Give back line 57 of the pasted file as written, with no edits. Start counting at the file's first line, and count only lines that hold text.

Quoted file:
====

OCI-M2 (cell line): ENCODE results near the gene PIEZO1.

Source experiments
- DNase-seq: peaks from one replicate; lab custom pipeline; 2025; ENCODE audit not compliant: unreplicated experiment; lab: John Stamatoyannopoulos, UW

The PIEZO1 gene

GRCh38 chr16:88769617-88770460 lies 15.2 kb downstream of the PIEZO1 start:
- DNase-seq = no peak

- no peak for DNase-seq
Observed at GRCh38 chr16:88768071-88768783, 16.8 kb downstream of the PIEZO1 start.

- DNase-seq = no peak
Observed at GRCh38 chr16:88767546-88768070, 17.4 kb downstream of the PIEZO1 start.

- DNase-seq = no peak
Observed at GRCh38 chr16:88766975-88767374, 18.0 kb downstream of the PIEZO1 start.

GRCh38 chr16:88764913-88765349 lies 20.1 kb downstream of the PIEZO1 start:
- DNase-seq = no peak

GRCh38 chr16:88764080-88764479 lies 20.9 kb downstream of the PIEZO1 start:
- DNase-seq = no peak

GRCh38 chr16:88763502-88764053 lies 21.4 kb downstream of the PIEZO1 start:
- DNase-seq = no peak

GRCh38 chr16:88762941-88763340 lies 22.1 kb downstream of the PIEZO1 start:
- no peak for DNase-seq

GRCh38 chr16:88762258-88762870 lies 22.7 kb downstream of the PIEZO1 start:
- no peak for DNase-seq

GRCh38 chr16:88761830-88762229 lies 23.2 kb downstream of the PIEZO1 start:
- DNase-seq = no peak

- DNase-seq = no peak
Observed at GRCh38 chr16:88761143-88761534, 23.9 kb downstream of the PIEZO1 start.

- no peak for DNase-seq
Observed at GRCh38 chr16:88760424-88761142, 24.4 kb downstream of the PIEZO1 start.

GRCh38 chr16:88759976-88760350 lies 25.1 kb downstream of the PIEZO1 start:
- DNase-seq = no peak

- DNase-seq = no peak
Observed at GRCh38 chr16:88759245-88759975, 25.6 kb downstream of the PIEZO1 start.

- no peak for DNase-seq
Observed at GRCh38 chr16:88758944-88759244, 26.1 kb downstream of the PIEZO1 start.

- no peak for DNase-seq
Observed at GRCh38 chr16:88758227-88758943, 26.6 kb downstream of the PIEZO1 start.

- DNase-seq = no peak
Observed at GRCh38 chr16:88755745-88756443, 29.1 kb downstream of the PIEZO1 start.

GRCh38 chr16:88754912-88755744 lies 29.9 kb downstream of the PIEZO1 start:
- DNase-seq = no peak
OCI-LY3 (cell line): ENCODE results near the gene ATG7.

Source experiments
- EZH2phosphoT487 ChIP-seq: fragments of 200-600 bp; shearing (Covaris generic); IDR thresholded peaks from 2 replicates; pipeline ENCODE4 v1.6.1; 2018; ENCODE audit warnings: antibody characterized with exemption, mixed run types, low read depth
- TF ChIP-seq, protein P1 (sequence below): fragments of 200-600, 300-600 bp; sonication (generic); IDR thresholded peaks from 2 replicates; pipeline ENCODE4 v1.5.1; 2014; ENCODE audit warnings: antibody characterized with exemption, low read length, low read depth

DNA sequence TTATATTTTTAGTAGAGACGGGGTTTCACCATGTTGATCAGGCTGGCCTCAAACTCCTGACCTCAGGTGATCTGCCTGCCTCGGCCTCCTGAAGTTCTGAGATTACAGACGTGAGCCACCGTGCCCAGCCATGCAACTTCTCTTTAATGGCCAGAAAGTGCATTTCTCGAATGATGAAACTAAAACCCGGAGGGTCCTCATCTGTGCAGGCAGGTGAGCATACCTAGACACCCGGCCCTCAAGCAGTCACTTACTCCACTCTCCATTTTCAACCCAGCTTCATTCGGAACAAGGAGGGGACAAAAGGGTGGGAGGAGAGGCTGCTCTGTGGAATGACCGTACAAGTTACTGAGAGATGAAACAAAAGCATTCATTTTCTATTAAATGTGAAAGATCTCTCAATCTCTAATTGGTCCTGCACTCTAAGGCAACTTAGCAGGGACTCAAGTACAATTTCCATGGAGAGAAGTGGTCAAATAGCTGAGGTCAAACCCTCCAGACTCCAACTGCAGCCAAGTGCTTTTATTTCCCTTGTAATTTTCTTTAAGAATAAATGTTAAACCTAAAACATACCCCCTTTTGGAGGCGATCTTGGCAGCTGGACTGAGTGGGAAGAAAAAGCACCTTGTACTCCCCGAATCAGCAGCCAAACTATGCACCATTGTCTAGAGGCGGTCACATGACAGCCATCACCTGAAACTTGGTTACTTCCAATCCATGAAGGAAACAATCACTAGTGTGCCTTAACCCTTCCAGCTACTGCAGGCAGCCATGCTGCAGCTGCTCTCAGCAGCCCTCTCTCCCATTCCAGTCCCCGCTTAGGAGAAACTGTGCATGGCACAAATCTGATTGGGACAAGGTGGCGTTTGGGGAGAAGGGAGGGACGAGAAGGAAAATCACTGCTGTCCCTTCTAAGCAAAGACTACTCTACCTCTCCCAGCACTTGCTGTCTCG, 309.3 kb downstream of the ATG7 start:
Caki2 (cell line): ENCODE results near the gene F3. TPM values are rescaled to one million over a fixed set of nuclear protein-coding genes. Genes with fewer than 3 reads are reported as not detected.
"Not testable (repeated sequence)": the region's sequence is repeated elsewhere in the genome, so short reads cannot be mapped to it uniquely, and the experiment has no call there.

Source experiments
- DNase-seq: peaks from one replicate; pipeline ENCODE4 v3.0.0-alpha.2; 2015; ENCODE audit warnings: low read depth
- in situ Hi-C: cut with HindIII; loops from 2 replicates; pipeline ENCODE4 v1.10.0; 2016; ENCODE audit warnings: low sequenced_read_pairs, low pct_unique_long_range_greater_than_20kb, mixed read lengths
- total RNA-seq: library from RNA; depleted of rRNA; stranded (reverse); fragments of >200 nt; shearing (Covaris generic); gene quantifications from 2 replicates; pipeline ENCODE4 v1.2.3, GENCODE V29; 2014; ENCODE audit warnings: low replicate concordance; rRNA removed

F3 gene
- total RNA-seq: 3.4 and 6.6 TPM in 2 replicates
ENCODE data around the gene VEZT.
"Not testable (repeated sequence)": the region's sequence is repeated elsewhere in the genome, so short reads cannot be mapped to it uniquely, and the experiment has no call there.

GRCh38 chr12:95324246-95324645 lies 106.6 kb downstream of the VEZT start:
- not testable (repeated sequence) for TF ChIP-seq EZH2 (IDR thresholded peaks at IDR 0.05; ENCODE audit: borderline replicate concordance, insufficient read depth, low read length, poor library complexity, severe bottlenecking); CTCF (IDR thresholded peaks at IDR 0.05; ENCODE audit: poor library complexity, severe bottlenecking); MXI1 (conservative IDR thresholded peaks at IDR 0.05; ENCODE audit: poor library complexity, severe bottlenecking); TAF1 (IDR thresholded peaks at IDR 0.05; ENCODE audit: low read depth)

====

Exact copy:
- not testable (repeated sequence) for TF ChIP-seq EZH2 (IDR thresholded peaks at IDR 0.05; ENCODE audit: borderline replicate concordance, insufficient read depth, low read length, poor library complexity, severe bottlenecking); CTCF (IDR thresholded peaks at IDR 0.05; ENCODE audit: poor library complexity, severe bottlenecking); MXI1 (conservative IDR thresholded peaks at IDR 0.05; ENCODE audit: poor library complexity, severe bottlenecking); TAF1 (IDR thresholded peaks at IDR 0.05; ENCODE audit: low read depth)